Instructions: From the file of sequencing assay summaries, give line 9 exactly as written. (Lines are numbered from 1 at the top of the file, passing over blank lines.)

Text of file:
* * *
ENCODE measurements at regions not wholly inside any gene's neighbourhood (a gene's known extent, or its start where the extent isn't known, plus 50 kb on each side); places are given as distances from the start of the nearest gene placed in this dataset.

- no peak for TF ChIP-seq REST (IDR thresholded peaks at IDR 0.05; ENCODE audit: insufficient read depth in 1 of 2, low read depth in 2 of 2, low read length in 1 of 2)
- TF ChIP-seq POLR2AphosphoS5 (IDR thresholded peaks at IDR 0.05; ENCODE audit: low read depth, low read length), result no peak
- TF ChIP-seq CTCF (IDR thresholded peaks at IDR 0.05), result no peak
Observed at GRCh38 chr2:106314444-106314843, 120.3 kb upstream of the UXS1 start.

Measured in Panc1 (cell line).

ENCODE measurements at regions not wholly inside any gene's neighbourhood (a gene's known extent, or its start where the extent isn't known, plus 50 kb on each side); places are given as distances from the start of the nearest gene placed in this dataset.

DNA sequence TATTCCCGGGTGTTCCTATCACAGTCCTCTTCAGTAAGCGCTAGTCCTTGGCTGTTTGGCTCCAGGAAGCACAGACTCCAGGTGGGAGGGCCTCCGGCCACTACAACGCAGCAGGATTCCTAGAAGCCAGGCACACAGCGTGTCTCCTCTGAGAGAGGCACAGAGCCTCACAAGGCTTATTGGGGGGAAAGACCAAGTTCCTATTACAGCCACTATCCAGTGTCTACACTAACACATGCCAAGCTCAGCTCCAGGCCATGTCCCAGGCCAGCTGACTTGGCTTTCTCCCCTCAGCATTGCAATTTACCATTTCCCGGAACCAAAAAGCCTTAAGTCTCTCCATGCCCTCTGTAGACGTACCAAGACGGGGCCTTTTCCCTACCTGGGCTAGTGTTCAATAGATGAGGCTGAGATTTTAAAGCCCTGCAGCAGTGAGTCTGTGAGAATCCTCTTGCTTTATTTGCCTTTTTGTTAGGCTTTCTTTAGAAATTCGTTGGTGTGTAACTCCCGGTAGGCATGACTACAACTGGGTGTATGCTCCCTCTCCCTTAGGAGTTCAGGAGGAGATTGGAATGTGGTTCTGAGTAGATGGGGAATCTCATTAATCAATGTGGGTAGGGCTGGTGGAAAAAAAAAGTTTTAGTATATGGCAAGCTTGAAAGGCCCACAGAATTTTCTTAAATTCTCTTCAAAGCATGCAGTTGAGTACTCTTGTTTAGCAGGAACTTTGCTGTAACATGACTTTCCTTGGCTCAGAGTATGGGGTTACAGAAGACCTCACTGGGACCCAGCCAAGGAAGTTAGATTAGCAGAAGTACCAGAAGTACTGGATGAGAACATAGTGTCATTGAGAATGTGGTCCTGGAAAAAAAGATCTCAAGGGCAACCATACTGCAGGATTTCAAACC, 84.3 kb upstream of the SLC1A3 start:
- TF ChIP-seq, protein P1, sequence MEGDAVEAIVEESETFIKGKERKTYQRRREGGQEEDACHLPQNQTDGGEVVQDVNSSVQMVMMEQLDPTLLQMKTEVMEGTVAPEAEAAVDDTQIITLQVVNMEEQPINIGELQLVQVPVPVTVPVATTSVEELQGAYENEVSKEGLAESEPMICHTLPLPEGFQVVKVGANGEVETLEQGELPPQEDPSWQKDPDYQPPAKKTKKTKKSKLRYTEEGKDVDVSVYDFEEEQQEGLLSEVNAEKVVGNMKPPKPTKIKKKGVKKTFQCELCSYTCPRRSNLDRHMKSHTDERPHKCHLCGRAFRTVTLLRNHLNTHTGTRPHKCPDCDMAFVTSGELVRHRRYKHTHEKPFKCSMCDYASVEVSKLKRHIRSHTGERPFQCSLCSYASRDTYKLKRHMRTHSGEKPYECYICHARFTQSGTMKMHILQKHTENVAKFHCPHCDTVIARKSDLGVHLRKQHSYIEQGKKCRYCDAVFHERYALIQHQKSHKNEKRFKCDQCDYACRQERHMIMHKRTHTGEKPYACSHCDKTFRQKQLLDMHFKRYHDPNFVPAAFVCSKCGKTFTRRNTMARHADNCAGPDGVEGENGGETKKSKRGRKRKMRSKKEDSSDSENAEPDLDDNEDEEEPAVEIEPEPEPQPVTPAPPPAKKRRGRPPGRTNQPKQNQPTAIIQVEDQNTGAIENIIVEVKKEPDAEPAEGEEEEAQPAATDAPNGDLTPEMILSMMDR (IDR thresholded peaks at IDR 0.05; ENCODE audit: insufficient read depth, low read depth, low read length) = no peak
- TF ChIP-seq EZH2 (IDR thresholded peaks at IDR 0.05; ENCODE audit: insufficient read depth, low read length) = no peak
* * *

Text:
- TF ChIP-seq, protein P1, sequence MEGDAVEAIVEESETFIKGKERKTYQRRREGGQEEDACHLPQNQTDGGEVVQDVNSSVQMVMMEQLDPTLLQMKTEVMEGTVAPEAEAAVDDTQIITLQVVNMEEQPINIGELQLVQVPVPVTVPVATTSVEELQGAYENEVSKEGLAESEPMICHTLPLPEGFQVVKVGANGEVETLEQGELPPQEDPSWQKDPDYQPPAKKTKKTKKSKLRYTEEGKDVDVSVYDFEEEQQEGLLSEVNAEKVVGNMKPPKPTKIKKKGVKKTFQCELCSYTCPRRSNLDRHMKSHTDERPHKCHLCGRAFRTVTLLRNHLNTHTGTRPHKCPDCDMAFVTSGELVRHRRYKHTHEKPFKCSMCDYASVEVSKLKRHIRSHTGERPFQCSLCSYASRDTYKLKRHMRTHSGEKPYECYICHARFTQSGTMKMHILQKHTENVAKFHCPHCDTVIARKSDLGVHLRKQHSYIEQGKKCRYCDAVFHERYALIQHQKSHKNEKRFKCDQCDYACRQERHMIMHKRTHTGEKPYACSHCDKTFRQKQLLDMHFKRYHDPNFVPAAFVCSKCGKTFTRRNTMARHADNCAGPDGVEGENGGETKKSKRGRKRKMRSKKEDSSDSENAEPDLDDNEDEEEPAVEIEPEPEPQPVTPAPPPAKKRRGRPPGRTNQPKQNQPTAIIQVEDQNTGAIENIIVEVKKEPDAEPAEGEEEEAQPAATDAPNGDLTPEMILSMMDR (IDR thresholded peaks at IDR 0.05; ENCODE audit: insufficient read depth, low read depth, low read length) = no peak